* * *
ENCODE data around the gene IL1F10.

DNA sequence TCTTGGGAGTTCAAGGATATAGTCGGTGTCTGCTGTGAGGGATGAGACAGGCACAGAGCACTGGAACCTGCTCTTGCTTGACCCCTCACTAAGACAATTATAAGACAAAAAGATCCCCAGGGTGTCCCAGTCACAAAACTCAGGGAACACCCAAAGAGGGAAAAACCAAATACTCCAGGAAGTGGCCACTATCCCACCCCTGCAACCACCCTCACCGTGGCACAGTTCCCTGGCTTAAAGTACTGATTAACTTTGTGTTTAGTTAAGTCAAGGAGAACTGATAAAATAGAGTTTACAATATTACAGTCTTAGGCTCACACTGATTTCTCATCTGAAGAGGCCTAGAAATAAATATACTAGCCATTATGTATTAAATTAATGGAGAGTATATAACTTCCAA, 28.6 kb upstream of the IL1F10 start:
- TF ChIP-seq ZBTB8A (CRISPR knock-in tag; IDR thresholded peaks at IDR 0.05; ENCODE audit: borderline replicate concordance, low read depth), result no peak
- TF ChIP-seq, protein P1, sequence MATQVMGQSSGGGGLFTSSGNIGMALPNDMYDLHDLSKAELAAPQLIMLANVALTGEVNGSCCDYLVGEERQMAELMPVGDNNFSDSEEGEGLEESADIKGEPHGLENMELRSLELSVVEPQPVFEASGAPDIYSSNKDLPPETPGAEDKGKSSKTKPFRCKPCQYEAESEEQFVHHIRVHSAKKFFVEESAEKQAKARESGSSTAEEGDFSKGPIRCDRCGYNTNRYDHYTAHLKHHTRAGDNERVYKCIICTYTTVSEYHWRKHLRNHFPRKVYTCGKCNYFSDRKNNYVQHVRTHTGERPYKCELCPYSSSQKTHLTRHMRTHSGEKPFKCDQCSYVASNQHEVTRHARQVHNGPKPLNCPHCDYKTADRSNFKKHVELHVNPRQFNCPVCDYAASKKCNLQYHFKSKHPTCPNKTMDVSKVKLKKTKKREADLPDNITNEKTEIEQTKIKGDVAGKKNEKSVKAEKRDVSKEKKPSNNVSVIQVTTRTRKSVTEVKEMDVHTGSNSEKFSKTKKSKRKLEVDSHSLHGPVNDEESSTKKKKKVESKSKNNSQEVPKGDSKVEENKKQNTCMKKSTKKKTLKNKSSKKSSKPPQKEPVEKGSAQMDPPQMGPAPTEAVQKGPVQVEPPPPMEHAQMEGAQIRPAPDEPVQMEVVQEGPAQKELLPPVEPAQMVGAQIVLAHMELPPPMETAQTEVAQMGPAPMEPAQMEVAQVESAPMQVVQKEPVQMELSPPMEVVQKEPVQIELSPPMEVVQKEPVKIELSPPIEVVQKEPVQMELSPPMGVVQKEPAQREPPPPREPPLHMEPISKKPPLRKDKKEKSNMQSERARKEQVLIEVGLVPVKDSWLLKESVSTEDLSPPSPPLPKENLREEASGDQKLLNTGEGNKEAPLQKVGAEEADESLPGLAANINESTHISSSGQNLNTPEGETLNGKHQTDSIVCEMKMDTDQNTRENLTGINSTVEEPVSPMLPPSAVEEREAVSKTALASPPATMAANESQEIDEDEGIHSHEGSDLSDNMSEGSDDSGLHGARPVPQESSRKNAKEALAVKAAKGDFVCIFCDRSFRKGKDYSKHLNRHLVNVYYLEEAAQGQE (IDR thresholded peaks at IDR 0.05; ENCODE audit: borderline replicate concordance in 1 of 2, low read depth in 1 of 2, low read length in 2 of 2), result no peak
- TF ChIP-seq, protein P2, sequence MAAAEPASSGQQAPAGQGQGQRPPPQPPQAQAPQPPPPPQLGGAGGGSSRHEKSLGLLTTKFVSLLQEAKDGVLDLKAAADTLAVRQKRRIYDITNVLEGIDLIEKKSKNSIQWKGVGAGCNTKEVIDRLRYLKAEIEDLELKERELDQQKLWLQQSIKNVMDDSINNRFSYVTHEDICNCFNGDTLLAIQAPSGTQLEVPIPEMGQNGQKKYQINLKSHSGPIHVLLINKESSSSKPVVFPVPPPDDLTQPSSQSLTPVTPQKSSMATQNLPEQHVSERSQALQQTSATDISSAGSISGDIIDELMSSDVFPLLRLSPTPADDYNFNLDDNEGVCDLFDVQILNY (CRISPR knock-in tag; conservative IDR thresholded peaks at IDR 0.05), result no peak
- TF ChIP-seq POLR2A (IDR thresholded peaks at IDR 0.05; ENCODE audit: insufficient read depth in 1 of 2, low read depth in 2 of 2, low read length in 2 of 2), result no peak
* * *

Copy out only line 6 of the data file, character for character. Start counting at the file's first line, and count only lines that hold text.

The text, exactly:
- TF ChIP-seq POLR2A (IDR thresholded peaks at IDR 0.05; ENCODE audit: insufficient read depth in 1 of 2, low read depth in 2 of 2, low read length in 2 of 2), result no peak